TodayIt is well known that oxidative stress (OS), defined as an imbalance between radicals and antioxidant defense, is implicated as a pathophysiological mechanism of different diseases and is a topic of growing interest. Cell injury is a consequence of OS; recognized targets are DNA, lipids and proteins, which react with hydroxyl radicals to form specific products. Especially in the field of cardiovascular diseases, the role of OS has been revaluated, even if the therapeutic aftermath is still debated. Antioxidant defenses include enzymatic and non-enzymatic molecules and they are modulated by hormones, which regulate their synthesis and turnover.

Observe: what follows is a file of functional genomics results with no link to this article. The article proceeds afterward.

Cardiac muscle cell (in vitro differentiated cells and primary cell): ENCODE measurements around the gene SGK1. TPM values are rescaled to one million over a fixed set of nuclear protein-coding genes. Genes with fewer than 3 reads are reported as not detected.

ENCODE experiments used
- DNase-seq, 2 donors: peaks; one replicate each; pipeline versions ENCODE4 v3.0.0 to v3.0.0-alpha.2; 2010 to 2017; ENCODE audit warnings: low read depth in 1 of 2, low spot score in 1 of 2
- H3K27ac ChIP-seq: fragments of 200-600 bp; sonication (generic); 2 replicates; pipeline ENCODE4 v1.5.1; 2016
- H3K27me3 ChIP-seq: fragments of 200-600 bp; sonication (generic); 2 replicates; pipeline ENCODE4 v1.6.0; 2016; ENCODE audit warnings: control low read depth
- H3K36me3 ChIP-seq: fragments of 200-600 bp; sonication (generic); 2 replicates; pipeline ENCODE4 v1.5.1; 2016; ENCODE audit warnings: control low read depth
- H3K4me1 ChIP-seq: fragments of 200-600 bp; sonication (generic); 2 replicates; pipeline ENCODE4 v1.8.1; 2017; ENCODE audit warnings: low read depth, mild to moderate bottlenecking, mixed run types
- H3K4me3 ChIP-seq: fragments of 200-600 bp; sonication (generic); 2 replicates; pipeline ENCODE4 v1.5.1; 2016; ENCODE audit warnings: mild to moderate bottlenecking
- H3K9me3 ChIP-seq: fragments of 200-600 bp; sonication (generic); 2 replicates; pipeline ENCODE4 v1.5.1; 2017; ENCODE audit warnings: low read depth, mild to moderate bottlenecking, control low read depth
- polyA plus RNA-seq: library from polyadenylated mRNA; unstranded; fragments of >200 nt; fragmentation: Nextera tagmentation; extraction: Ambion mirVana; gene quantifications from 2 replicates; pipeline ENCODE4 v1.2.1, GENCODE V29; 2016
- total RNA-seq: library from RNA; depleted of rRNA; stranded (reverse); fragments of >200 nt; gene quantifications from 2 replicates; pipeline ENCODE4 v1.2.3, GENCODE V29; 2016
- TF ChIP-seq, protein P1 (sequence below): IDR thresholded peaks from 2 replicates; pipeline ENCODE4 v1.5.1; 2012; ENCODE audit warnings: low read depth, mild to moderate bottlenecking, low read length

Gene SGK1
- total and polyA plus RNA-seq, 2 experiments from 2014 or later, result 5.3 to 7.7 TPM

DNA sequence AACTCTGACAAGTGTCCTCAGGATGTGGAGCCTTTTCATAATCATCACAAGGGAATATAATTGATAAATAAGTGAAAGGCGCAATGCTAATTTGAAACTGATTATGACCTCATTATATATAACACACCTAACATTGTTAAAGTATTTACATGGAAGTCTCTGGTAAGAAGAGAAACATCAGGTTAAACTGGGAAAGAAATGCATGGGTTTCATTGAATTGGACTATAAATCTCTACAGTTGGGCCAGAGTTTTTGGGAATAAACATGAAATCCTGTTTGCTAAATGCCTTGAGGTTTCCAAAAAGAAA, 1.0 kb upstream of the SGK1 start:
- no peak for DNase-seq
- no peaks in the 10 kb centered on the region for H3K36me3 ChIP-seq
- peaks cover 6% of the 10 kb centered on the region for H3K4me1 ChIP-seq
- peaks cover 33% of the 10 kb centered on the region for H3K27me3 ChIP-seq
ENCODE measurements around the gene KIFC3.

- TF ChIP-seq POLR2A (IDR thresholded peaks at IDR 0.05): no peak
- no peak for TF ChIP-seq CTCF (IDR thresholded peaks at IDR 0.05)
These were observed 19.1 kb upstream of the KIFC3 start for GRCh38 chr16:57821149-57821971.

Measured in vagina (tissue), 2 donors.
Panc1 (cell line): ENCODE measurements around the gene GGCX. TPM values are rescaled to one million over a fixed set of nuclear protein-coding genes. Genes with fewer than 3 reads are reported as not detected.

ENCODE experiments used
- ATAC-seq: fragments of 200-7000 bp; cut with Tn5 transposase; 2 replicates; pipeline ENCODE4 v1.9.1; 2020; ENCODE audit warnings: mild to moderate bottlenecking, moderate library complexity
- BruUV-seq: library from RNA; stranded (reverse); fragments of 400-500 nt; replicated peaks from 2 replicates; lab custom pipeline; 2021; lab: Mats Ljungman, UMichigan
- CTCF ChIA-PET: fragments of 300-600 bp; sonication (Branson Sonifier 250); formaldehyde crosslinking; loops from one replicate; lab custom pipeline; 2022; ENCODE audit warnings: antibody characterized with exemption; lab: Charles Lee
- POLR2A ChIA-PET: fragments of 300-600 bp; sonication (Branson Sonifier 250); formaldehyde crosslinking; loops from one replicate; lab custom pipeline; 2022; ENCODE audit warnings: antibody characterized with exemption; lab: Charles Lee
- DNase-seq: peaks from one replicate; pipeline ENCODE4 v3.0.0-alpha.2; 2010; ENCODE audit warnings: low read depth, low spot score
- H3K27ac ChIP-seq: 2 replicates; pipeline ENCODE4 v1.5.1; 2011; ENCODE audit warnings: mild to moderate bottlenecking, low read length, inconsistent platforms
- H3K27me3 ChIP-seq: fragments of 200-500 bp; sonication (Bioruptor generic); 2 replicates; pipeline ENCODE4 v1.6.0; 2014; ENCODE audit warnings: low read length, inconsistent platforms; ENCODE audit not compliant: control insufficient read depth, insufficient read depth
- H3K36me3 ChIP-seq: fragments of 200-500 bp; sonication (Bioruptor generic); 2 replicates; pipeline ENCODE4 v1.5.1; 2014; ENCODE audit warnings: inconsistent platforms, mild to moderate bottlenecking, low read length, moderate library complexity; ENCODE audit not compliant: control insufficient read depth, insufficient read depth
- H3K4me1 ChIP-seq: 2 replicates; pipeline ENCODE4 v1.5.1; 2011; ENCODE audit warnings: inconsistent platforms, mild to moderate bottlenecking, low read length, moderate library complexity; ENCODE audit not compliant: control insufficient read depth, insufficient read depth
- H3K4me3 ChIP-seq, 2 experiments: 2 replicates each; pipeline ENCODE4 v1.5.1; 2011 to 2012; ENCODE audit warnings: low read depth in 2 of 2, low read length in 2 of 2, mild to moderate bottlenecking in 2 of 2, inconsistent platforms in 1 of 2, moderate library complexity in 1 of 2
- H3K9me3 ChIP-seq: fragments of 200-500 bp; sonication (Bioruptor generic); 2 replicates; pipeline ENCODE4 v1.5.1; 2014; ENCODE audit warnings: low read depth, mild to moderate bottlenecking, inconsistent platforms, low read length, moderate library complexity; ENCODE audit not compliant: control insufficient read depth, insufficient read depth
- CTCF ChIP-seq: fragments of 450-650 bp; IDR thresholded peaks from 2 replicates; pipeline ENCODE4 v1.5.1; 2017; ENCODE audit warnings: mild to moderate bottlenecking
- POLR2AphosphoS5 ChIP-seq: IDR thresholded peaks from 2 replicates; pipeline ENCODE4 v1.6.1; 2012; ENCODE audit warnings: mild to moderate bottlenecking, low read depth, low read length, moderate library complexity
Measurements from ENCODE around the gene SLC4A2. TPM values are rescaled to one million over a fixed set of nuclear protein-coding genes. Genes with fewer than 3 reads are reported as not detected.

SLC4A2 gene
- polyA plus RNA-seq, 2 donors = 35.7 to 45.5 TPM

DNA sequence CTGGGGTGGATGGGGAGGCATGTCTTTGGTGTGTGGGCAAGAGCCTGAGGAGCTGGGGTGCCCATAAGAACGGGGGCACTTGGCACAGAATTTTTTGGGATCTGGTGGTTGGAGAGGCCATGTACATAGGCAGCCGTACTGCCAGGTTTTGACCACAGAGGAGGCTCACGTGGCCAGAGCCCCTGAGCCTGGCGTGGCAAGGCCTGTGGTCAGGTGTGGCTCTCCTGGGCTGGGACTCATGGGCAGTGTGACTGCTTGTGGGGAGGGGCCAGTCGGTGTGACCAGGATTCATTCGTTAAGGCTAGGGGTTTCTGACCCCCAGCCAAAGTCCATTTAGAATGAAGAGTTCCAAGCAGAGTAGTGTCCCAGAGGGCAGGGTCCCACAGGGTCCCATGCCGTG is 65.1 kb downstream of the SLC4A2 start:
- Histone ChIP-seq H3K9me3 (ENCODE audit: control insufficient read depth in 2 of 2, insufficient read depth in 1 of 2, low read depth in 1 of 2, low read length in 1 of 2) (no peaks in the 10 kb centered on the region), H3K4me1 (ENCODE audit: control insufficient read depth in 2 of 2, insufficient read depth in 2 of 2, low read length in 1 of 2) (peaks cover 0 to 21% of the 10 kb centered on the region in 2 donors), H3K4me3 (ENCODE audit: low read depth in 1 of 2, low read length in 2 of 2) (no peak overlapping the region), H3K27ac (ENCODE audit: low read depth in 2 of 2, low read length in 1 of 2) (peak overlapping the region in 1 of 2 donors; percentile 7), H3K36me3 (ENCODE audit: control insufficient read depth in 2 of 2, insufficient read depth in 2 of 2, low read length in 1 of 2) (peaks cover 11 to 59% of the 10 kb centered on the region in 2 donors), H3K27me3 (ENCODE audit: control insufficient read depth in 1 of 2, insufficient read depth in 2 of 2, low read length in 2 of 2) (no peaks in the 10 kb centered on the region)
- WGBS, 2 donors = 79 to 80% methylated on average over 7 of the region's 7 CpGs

Both hypothyroidism and hyperthyroidism can be associated with OS, moreover thyroid hormone (TH)-induced oxidative damage could be a factor responsible for the progression of heart failure, as suggested by the benefit of T3 administration on antioxidant systems in rat heart after pharmacological-induced hypothyroidism. However, few data exist on the possible diagnostic role of antioxidant measurements; in this review we examine thyroid regulation of antioxidants and OS in cardiac physiology and disease; then we speculate on the situation of low-T3 syndrome (also called “non-thyroidal illness”, NTIS), a condition present in chronic disease. This hormonal situation reflects a compensatory mechanism, but the need of replacement therapy is matter of discussion. Therefore the evaluation of OS parameters could represent a further insight into the pathophysiology of NTIS